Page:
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Local Mohawks cheer Standing Rock victory

By Isaiah Mawhinney [1], Dariya Baiguzhiyeva [2] and Olivia Timm [3] 

BELLEVILLE – This week’s victory [4] by protesters against the Dakota Access Pipeline [5] in the Standing Rock Sioux reservation [6] of North Dakota has touched the indigenous community in the Quinte area. 

On Sunday the U.S. Army Corps of Engineers [7] denied a permit to drill for the oil pipeline in the Missouri River. The decision forces Energy Transfer Partners [8], the company behind the pipeline, to halt construction. 

Paul Latchford, a Tyendinaga Mohawk who is co-ordinator of Loyalist College’s Aboriginal Resource Centre [9], told QNet News Tuesday that from the perspective of indigenous people, the issue in the Dakota Access case is “responsibility, and that responsibility is water.”

The protesters argued that the pipeline raised the potential for oil spills that could contaminate their water.

Water is one of the  gifts of creation, along with land, air and fire, Latchford said. “And our responsibility is to sustain these elements, because if we lose any part of this we’ll die very quickly.”

Loyalist’s Aboriginal Resource Centre outreach officer, Dustin Brant, said it is amazing “to know that somebody was listening and that they’re halted for now.”

This fall, Picton freelance photographer Phil Norton visited Standing Rock and documented some of the protests. Among the first people he met were Mohawks from Tyendinaga who were there filming for television station Akwesasne TV [10].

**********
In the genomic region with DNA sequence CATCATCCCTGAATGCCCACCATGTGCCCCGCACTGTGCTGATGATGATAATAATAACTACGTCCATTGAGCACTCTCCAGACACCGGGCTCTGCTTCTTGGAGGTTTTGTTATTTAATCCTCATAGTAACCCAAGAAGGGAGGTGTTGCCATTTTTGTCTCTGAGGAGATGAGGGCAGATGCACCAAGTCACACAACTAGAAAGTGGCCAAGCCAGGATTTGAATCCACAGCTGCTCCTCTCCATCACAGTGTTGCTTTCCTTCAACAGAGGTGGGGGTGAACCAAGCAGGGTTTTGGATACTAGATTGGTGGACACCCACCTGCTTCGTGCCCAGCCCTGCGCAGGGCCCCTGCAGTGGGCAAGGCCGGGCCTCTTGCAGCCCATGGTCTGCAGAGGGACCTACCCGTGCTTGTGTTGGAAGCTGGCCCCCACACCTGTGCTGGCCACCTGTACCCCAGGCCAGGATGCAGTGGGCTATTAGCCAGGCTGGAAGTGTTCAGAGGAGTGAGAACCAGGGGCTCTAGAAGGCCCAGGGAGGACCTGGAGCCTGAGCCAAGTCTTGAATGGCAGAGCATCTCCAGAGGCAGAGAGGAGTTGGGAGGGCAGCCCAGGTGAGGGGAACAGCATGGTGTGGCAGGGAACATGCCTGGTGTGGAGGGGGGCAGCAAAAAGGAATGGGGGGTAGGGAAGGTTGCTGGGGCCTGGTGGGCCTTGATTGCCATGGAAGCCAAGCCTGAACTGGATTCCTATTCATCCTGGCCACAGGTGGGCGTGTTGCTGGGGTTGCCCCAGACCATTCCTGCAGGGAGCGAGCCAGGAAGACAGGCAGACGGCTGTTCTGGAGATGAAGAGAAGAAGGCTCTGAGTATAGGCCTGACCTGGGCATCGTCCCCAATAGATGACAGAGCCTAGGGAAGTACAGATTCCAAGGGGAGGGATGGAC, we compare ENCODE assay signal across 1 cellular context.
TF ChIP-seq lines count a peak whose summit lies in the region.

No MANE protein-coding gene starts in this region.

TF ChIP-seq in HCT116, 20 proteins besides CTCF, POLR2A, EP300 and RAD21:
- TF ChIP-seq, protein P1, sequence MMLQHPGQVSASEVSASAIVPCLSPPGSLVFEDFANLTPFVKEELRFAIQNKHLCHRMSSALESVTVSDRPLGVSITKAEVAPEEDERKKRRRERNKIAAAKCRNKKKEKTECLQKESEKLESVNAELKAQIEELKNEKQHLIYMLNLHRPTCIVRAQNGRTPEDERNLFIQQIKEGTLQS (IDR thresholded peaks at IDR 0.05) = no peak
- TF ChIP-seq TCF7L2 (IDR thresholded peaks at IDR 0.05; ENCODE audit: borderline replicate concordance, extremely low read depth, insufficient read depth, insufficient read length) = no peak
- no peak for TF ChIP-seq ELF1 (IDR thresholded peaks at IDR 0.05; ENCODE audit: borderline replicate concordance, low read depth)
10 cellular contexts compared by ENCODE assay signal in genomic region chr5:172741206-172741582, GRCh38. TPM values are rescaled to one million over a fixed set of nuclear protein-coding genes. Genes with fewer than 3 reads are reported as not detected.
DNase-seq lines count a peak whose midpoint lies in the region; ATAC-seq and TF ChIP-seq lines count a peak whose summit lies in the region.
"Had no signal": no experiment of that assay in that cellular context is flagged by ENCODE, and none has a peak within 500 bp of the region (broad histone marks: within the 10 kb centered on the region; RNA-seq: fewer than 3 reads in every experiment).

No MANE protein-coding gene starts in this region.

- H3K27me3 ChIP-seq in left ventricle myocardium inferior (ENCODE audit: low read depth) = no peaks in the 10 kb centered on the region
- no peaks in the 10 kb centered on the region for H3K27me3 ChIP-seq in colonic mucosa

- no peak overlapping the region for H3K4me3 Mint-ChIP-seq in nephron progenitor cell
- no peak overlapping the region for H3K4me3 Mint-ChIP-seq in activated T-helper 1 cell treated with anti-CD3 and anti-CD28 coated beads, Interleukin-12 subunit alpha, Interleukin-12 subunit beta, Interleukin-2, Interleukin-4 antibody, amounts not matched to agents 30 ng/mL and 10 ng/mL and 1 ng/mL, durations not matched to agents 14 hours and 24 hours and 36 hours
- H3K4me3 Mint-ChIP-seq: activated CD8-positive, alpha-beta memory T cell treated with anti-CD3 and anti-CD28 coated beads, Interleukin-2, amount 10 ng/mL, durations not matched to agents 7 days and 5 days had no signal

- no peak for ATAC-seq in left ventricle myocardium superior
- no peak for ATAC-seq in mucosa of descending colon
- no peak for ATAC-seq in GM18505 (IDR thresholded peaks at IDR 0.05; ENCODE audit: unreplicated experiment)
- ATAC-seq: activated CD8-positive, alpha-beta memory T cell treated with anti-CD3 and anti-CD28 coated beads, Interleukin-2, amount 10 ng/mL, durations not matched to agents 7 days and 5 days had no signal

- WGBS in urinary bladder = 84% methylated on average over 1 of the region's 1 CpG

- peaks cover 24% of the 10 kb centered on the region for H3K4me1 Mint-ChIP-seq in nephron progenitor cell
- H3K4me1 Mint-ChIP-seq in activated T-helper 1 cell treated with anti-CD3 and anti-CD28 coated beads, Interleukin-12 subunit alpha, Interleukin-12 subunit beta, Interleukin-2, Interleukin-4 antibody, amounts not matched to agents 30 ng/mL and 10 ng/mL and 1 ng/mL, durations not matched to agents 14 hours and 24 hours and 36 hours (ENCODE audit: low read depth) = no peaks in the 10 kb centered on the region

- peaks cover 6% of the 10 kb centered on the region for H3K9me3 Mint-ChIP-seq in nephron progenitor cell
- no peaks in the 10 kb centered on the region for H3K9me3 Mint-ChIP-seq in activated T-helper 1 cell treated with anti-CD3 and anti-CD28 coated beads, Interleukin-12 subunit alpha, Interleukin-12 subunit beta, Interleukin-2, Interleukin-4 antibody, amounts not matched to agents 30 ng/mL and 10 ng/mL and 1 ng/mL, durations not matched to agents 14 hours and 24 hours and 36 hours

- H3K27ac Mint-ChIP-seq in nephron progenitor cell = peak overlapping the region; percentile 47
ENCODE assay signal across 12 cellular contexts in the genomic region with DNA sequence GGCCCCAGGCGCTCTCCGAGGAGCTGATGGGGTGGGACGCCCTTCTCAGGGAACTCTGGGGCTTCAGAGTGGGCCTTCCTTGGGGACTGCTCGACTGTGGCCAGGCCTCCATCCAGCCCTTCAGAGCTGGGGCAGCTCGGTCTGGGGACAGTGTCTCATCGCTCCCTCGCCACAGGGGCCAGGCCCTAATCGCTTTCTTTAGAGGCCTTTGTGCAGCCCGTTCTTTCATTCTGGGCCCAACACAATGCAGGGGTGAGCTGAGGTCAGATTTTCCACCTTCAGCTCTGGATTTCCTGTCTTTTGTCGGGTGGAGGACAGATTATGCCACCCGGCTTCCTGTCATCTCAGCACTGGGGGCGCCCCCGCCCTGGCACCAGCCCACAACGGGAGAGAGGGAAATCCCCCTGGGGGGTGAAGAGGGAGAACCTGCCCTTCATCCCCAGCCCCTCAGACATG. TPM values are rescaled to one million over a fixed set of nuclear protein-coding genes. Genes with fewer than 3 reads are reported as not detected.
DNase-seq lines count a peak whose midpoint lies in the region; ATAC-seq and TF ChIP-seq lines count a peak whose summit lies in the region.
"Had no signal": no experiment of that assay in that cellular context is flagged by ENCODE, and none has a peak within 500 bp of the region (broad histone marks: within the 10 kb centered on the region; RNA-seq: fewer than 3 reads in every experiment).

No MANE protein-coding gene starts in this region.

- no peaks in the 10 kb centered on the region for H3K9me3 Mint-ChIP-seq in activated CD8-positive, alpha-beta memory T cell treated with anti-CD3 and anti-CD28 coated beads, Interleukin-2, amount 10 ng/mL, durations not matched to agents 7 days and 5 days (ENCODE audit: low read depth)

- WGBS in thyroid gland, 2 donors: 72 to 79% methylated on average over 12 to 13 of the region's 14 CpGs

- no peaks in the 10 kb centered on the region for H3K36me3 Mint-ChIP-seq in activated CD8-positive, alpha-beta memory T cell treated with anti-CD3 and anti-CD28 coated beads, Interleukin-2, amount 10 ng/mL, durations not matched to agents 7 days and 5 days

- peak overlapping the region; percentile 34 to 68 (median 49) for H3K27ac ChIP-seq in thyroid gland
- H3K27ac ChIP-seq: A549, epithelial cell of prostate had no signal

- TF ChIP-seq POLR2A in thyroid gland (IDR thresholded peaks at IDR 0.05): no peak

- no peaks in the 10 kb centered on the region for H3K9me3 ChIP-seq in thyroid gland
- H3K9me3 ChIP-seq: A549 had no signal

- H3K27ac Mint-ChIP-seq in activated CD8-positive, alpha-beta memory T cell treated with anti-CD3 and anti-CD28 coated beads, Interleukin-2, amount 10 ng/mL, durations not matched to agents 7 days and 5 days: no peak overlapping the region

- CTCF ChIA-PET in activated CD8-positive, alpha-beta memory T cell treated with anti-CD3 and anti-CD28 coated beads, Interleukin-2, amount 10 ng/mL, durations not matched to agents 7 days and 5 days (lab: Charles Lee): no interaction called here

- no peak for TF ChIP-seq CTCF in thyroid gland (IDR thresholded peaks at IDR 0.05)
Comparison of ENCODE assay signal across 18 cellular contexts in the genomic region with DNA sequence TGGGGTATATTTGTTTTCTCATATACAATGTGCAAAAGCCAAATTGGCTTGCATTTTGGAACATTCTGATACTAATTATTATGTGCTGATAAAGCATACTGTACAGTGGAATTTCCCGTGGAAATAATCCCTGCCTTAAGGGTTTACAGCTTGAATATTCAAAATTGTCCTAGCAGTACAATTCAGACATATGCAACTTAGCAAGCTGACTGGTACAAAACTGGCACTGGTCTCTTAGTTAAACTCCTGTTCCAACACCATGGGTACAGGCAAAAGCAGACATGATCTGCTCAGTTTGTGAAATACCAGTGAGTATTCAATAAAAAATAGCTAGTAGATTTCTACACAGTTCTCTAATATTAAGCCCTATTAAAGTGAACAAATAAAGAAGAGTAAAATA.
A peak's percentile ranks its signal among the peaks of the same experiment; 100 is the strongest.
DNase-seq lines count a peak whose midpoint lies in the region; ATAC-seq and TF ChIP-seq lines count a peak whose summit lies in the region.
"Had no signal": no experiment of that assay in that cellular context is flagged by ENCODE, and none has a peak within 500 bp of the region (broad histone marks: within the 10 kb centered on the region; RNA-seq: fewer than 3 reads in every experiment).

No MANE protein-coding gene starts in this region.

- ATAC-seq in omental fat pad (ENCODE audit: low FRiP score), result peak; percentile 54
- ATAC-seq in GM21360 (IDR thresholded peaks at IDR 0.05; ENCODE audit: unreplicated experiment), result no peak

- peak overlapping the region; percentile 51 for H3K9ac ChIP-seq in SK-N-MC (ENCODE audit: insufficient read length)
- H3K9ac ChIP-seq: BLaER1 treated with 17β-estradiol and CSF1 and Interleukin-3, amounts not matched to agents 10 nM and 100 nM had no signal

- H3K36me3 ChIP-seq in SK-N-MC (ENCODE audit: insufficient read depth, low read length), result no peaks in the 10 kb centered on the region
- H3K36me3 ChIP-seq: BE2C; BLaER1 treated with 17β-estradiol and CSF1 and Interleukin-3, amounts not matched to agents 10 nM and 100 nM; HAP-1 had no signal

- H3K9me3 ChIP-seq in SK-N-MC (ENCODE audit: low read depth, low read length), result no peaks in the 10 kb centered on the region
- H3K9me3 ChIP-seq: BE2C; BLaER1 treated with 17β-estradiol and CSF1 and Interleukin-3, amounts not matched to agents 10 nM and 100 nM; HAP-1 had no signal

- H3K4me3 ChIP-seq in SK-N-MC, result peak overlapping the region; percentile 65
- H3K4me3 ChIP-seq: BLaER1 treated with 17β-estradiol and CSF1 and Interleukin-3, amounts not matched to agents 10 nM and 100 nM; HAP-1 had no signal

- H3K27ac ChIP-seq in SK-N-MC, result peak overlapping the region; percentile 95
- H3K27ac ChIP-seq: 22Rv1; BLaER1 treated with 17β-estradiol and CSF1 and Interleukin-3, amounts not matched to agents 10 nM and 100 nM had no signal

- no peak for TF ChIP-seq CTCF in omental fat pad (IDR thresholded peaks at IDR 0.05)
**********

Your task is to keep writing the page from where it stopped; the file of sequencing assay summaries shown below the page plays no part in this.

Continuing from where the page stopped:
“This issue does go beyond the local native community there. It has touched a chord with all native people. This is their same fight from wherever they come from,” Norton said. “I met them from all over North America.”

The protests were peaceful and welcoming to all people, he said, adding that he feels fortunate to have been a part of it: “I was a non-native, and they were very welcoming to the non-native supporters. At one point a notice went out on Facebook and it said, ‘Don’t come here to make it a photo-op for yourself. Don’t come here for any money interests or selling T-shirts. This is a place of peace and a place of prayer.’ ”  

The Dakota Access Pipeline project was to carry crude oil from North Dakota to Illinois. The dispute arose after the company planned to construct it partially on the territory of the Standing Rock Sioux.